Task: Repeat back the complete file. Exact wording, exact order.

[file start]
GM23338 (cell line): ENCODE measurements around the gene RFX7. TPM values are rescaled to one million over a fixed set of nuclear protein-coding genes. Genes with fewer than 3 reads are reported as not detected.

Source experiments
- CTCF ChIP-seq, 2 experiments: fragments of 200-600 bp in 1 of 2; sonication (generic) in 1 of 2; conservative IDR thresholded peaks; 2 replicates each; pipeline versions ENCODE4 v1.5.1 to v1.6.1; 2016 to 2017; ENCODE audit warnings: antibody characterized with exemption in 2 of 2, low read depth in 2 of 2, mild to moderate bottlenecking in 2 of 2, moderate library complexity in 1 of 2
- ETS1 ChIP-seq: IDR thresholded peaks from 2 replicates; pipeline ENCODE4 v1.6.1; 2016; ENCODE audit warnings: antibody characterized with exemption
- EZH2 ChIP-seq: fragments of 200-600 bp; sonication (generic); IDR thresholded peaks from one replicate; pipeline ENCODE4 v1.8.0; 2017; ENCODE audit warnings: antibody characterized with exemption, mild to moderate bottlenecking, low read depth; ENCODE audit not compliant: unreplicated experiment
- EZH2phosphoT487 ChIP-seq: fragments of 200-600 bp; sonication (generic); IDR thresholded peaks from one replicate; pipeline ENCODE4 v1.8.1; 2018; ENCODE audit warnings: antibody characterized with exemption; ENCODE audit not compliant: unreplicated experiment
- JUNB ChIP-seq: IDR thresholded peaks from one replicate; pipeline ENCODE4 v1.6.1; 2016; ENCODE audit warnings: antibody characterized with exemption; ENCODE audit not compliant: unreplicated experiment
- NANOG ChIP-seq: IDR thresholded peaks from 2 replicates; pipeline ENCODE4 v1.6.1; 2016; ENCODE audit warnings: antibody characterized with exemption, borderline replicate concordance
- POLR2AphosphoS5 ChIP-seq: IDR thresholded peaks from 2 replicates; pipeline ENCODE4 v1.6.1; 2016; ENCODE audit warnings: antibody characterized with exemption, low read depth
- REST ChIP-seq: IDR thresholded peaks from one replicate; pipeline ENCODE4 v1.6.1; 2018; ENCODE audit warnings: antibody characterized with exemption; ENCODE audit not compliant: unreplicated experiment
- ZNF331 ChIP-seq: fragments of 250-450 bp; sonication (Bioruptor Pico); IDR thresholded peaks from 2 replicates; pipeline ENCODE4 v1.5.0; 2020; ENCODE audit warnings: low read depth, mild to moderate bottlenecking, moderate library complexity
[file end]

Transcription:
GM23338 (cell line): ENCODE measurements around the gene RFX7. TPM values are rescaled to one million over a fixed set of nuclear protein-coding genes. Genes with fewer than 3 reads are reported as not detected.

Source experiments
- CTCF ChIP-seq, 2 experiments: fragments of 200-600 bp in 1 of 2; sonication (generic) in 1 of 2; conservative IDR thresholded peaks; 2 replicates each; pipeline versions ENCODE4 v1.5.1 to v1.6.1; 2016 to 2017; ENCODE audit warnings: antibody characterized with exemption in 2 of 2, low read depth in 2 of 2, mild to moderate bottlenecking in 2 of 2, moderate library complexity in 1 of 2
- ETS1 ChIP-seq: IDR thresholded peaks from 2 replicates; pipeline ENCODE4 v1.6.1; 2016; ENCODE audit warnings: antibody characterized with exemption
- EZH2 ChIP-seq: fragments of 200-600 bp; sonication (generic); IDR thresholded peaks from one replicate; pipeline ENCODE4 v1.8.0; 2017; ENCODE audit warnings: antibody characterized with exemption, mild to moderate bottlenecking, low read depth; ENCODE audit not compliant: unreplicated experiment
- EZH2phosphoT487 ChIP-seq: fragments of 200-600 bp; sonication (generic); IDR thresholded peaks from one replicate; pipeline ENCODE4 v1.8.1; 2018; ENCODE audit warnings: antibody characterized with exemption; ENCODE audit not compliant: unreplicated experiment
- JUNB ChIP-seq: IDR thresholded peaks from one replicate; pipeline ENCODE4 v1.6.1; 2016; ENCODE audit warnings: antibody characterized with exemption; ENCODE audit not compliant: unreplicated experiment
- NANOG ChIP-seq: IDR thresholded peaks from 2 replicates; pipeline ENCODE4 v1.6.1; 2016; ENCODE audit warnings: antibody characterized with exemption, borderline replicate concordance
- POLR2AphosphoS5 ChIP-seq: IDR thresholded peaks from 2 replicates; pipeline ENCODE4 v1.6.1; 2016; ENCODE audit warnings: antibody characterized with exemption, low read depth
- REST ChIP-seq: IDR thresholded peaks from one replicate; pipeline ENCODE4 v1.6.1; 2018; ENCODE audit warnings: antibody characterized with exemption; ENCODE audit not compliant: unreplicated experiment
- ZNF331 ChIP-seq: fragments of 250-450 bp; sonication (Bioruptor Pico); IDR thresholded peaks from 2 replicates; pipeline ENCODE4 v1.5.0; 2020; ENCODE audit warnings: low read depth, mild to moderate bottlenecking, moderate library complexity